altSometimes when the kids come home from school they’ll mention they had a substitute or “sub.”

This can have one of two verdicts – a great day because the person chose to follow the teacher’s lesson plans and rules, or a not-so-great day because the person lost control of the classroom and the predictability of a “regular” classroom schedule went out the window.

Substitute teachers have been a hot topic in our household lately with teacher meetings, teachers out due to illness and workshops. Mostly, the recent “subs” have gotten a good grade from the Harris kids. The consequences at school and at home are more severe if our children do not behave well for a person filling in.

We are in the throes of winter chores around here with a lot of extra things to do. My husband went away on a pheasant hunting excursion with some of his buddies last weekend. Prior to his departure to Kansas, we had a practice run of all the things I would have to do in his absence from the farm. Overnight, I became the farmer’s sub. I’m not usually the one feeding daily hay bales to the cows and horses. He decided I probably needed a refresher course under his close supervision. I think he was more worried about potential damage to fences and gates than he was the old Ford tractor, After our practice run he was convinced I had a good handle on what I needed to do every day to get all the horses and livestock fed.

For four days I was able to get into a pretty good routine of taking the kids to school and getting home in time to put out round bales for the animals. At one farm, I simply had to drive by and check the status of each field. If the hay was gone, I had to open a new gate for the cows to get to more bales that had already been put out. On Saturday, I noticed our 8-year-old son was following me closely on the Razor. I waved at him, thinking he’d drive on by but he didn’t. He watched me intently as I finished my chores. Little did I know, he was spying on me to see if I hit any gates or fences with the tractor. I’m sure he was anxious to report to his dad what happened with all the animals, chores and the tractor of course.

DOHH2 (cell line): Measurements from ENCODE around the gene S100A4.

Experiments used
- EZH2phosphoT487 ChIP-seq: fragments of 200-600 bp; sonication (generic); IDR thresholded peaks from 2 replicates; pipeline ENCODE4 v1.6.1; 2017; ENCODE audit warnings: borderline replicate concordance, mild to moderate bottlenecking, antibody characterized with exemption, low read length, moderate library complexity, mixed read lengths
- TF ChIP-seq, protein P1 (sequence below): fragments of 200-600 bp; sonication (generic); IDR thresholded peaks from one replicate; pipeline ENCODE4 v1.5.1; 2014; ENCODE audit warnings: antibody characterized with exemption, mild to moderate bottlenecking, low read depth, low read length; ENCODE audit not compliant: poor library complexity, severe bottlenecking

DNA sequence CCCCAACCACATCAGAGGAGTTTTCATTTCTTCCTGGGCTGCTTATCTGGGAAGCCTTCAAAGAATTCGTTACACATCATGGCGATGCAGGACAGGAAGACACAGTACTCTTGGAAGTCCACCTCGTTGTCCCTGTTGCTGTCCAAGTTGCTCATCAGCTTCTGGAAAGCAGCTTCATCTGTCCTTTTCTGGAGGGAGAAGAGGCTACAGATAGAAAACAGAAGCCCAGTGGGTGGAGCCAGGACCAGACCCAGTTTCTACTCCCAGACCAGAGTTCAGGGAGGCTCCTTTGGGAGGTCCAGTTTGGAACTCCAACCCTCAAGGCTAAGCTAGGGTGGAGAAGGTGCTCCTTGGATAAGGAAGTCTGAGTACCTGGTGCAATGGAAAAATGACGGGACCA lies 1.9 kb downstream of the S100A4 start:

On Sunday, the day my husband was heading back home from his trip, I took duct tape and made makeshift tape-fix jobs on a few of our farm’s gates. I was hoping to have a little bit of fun with him since apparently, he was worried I’d have an accident or two. He never mentioned the duct tape but I’m sure he wanted to, and it disappeared by Monday morning.

Just like students tell their teachers EXACTLY how things went with the substitute upon their return, our little 8-year-old reporter gave a full disclosure to his dad. I thankfully received an A-plus report, I cannot believe there was ever a doubt.

Filling in for someone who does really great work can be a tough job. A little coaching and a lot of grace can go a long way. This applies to substitute teachers and farmers, neighbor.

Jody HarrisEditorial / OpinionsJody Harris,sub,substitute,teachersSometimes when the kids come home from school they’ll mention they had a substitute or “sub.” This can have one of two verdicts – a great day because the person chose to follow the teacher’s lesson plans and rules, or a not-so-great day because the person lost control of the...The Ozarks' most read farm newspaper, reaching more than 58,000 readers in Missouri, Arkansas and Oklahoma